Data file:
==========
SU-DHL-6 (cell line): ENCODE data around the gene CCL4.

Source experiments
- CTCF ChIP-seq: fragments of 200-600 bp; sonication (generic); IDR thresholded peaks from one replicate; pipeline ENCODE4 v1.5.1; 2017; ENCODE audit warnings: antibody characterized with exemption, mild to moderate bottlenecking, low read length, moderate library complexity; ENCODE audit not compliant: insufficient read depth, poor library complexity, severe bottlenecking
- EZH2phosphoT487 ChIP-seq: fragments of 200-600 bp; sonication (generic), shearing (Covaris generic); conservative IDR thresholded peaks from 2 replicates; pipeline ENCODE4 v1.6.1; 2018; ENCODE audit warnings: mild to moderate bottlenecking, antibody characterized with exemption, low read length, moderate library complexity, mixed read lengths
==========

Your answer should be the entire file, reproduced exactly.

SU-DHL-6 (cell line): ENCODE data around the gene CCL4.

Source experiments
- CTCF ChIP-seq: fragments of 200-600 bp; sonication (generic); IDR thresholded peaks from one replicate; pipeline ENCODE4 v1.5.1; 2017; ENCODE audit warnings: antibody characterized with exemption, mild to moderate bottlenecking, low read length, moderate library complexity; ENCODE audit not compliant: insufficient read depth, poor library complexity, severe bottlenecking
- EZH2phosphoT487 ChIP-seq: fragments of 200-600 bp; sonication (generic), shearing (Covaris generic); conservative IDR thresholded peaks from 2 replicates; pipeline ENCODE4 v1.6.1; 2018; ENCODE audit warnings: mild to moderate bottlenecking, antibody characterized with exemption, low read length, moderate library complexity, mixed read lengths